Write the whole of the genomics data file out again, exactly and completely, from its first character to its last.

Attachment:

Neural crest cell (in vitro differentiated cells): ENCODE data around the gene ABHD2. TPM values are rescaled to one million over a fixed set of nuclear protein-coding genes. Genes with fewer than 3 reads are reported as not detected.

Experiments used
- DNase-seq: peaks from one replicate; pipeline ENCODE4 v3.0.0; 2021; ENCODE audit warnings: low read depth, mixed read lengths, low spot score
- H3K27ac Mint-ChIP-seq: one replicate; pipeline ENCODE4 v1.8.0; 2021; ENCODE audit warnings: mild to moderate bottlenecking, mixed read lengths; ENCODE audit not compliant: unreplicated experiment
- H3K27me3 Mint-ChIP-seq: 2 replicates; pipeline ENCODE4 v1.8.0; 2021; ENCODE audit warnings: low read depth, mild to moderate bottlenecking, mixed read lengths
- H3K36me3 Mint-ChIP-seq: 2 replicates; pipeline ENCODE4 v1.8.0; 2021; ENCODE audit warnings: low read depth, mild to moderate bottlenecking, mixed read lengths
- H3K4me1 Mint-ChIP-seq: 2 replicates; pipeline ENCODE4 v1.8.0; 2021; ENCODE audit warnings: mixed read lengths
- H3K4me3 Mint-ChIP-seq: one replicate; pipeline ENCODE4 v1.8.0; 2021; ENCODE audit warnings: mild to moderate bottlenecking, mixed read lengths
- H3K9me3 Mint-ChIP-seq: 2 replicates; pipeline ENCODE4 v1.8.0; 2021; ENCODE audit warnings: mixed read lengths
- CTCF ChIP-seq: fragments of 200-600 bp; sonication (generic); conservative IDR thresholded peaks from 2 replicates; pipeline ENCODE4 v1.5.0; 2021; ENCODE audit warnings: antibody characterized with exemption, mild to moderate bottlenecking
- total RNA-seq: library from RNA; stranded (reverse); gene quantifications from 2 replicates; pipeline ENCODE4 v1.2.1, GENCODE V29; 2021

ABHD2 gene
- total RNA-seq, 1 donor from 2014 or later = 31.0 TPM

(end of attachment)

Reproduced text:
Neural crest cell (in vitro differentiated cells): ENCODE data around the gene ABHD2. TPM values are rescaled to one million over a fixed set of nuclear protein-coding genes. Genes with fewer than 3 reads are reported as not detected.

Experiments used
- DNase-seq: peaks from one replicate; pipeline ENCODE4 v3.0.0; 2021; ENCODE audit warnings: low read depth, mixed read lengths, low spot score
- H3K27ac Mint-ChIP-seq: one replicate; pipeline ENCODE4 v1.8.0; 2021; ENCODE audit warnings: mild to moderate bottlenecking, mixed read lengths; ENCODE audit not compliant: unreplicated experiment
- H3K27me3 Mint-ChIP-seq: 2 replicates; pipeline ENCODE4 v1.8.0; 2021; ENCODE audit warnings: low read depth, mild to moderate bottlenecking, mixed read lengths
- H3K36me3 Mint-ChIP-seq: 2 replicates; pipeline ENCODE4 v1.8.0; 2021; ENCODE audit warnings: low read depth, mild to moderate bottlenecking, mixed read lengths
- H3K4me1 Mint-ChIP-seq: 2 replicates; pipeline ENCODE4 v1.8.0; 2021; ENCODE audit warnings: mixed read lengths
- H3K4me3 Mint-ChIP-seq: one replicate; pipeline ENCODE4 v1.8.0; 2021; ENCODE audit warnings: mild to moderate bottlenecking, mixed read lengths
- H3K9me3 Mint-ChIP-seq: 2 replicates; pipeline ENCODE4 v1.8.0; 2021; ENCODE audit warnings: mixed read lengths
- CTCF ChIP-seq: fragments of 200-600 bp; sonication (generic); conservative IDR thresholded peaks from 2 replicates; pipeline ENCODE4 v1.5.0; 2021; ENCODE audit warnings: antibody characterized with exemption, mild to moderate bottlenecking
- total RNA-seq: library from RNA; stranded (reverse); gene quantifications from 2 replicates; pipeline ENCODE4 v1.2.1, GENCODE V29; 2021

ABHD2 gene
- total RNA-seq, 1 donor from 2014 or later = 31.0 TPM